Conference closes with exploration of corporate citizenship evolutions and revolutions
The final day of the 2012 International Corporate Citizenship Conference provided perspectives on how companies and their employees can create positive change that was unimagined previously. And attendees learned about the importance of an ability to innovate and change in a world where the rules of communication and image are being rewritten at light speed daily.
In the opening session of the day, Trisa Thompson, Vice President of Corporate Responsibility for Dell, spoke on “Powering the Possible Through Innovation: Revolutionizing the Approach to Corporate Responsibility.” Thompson came to her current job from a legal background but said the position she has held for 18 months marries her avocation and vocation.
Asking for a show of hands, Thompson confirmed that most attendees, like her, came to their corporate citizenship roles through a combination of passion and luck. “Why is that important? Because passion and luck drive innovation and change,” Thompson said. “Everyone here is doing that.”
Thompson identified three trends behind innovation and change in corporate citizenship:
- Sustainable software that helps make everything else more sustainable
- Partnerships through which companies seek to extend their impact and make a difference, rather than keeping the focus on brand.
- Social media that democratizes the work being done by NGOs and companies.
New World for Business
After lunch, conference attendees enjoyed an interesting and illuminating presentation by David Jones, Global CEO of Havas and author of the best-selling new book, “Who Cares Wins: Why Good Business is Better Business”.
Jones joked that the title of his address could have been “Preaching to the Converted,” as the assembled professionals are well aware that business needs to do better to do well. Instead, he suggested that the audience “look at this as ammunition you can take back to your companies.”
Pointing to the global economic crisis sparked by a pursuit of profit for profit’s sake, Jones suggested that if business doesn’t change its behavior there will be another crisis. But he emphasized that since that time we have moved into an age when people are empowered through digital and social technology to hold business leaders accountable. With a new “radical transparency” making what was once private public, Jones warned, “if you behave in the wrong way today, you’ll get found out.”
Millennials are big drivers in this new world, Jones said. They have different standards and are experts at using a technology that gives individuals the ability to create mass movements. Jones identified a number of ways that, as a result of this evolution/revolution, business is changing and needs to change. He contends that social responsibility, or social irresponsibility, drives social media. “Social media has taken CSR out of the silo and put it in the P&L statement,” Jones said.
Breakouts, workshops explore varied terrains
Sandwiched between the pair of excellent speakers were almost two dozen breakout sessions and workshops where attendees gathered insights from leading practitioners who shared their experiences.
“I love hearing from those large companies about something that means something to them or what impacted them,” commented Christy Reeves from Blue Cross Blue Shield of Louisiana. “Especially when they’re companies that I see as a real leader,” she added. “We’re guiding our programs toward what they do.”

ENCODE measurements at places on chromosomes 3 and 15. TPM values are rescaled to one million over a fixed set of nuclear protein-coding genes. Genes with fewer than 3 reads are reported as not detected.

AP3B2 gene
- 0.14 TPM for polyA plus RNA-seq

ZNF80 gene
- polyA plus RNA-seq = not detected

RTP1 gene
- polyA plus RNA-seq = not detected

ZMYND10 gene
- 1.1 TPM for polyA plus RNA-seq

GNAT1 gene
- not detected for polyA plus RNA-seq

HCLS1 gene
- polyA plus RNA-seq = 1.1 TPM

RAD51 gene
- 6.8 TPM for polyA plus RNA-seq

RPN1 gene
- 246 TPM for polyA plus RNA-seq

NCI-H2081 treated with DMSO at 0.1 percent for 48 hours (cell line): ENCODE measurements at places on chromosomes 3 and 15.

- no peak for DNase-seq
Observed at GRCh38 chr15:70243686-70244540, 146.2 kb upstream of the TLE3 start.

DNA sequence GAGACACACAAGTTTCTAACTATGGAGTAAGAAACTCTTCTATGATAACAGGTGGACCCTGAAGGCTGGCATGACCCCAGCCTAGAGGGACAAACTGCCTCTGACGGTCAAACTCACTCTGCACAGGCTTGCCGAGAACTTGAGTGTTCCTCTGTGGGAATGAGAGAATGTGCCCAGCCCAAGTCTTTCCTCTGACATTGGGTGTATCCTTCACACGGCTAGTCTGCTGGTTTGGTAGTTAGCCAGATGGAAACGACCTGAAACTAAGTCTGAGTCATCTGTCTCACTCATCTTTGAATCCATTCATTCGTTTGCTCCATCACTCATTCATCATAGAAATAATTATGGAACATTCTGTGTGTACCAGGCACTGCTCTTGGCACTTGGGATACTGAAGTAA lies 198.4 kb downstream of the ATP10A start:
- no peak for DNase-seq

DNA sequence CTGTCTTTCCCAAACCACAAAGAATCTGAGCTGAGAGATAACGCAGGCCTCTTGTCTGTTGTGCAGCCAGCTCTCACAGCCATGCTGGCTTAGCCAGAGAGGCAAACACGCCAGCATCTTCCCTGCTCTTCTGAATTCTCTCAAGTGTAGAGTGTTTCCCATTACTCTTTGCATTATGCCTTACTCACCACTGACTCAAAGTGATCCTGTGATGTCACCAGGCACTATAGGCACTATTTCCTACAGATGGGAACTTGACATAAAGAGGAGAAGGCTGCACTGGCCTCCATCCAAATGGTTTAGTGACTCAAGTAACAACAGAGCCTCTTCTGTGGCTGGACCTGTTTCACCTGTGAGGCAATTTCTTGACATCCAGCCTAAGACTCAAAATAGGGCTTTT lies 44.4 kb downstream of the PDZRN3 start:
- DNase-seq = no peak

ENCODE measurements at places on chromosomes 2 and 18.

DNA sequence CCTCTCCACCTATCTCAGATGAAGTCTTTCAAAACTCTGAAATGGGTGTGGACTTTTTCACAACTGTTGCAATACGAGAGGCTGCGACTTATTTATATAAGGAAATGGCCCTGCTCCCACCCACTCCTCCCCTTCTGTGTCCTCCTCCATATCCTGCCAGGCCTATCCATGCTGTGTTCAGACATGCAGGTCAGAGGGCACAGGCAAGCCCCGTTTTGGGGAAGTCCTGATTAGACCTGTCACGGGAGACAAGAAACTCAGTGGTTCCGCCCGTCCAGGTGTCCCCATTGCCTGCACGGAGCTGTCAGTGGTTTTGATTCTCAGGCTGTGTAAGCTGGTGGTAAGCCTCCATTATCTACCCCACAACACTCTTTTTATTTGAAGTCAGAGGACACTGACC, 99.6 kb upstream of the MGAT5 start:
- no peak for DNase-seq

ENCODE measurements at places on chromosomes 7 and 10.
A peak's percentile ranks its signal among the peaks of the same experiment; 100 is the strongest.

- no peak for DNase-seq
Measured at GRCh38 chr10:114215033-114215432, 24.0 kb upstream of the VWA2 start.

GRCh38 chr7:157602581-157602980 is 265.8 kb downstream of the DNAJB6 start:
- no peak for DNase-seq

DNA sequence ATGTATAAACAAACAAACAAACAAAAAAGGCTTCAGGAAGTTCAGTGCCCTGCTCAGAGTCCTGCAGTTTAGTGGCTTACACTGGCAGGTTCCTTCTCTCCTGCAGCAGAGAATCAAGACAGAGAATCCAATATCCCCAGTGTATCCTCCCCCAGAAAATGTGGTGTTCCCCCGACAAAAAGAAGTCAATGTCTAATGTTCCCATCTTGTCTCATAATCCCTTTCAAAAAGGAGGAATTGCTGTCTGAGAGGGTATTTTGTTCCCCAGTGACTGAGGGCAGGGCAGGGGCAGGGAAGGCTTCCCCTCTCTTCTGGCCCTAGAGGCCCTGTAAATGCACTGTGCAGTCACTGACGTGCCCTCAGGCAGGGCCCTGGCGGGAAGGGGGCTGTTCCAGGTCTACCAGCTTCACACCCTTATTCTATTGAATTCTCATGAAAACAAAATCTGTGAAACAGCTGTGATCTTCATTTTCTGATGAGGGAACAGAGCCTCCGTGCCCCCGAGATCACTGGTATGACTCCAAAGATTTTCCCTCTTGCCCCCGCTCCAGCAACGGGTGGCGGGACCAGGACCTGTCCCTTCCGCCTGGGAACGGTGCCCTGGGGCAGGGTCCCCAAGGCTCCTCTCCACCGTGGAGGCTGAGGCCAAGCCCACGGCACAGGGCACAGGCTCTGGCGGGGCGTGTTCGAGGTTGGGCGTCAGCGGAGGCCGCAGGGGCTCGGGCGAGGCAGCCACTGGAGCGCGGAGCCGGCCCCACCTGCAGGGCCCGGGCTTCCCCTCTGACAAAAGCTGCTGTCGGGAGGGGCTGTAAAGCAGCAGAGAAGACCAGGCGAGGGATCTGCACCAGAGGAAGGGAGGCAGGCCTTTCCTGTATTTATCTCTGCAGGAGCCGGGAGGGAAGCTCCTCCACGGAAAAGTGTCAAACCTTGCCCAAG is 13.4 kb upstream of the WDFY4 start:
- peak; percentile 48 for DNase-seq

Some of those leading companies included Wells Fargo, which presented a workshop on partnerships, and a Suncor Lead and Learn session on its experience bringing together two corporate citizenship programs after a merger.
“It has exceeded my expectations. I have been very impressed with every workshop,” said Garry Walters of Southwest Gas here in Phoenix, who was attending his first conference. Walters found the breakout session Adding Value to Community and Company Through Volunteerism particularly helpful. “It gave me some ideas on how you can get senior management to get more involved with our volunteer efforts,” he noted.
Other sessions touched on topics including: Investing in Girls and Women for a Better Future, Managing Corporate Citizenship as an Essential Part of Reputation, Taking Employees on the Environmental Journey, and a Lead and Learn session from FedEx on Creative and Innovative Approaches to Disaster Readiness, Relief and Recovery.
Join us in Boston next year
At the end of Tuesday’s session, Center for Corporate Citizenship Executive Director Katherine V. Smith expressed her thanks to Arizona Public Service for serving both as convening sponsor and gracious host to the Center and the 550 conference attendees. While we are sad to be leaving the Valley of the Sun and its marvelous weather, the Center staff already has plans under way for the 2013 conference. Before closing this year’s event, Smith announced that next year we will meet in Boston, April 21-23, with Travelers as convening sponsor.
But the conference experience doesn’t have to end in Phoenix or wait until next April to resume in Boston. Check out the Center blog for more highlights. If you don’t already receive the Center blog, click here to subscribe and get the latest news. Continue to follow us on Twitter at #BCConf12 and next week watch for expanded post-conference reports and a special Conference Edition of our e-newsletter with information on how to find more conference content.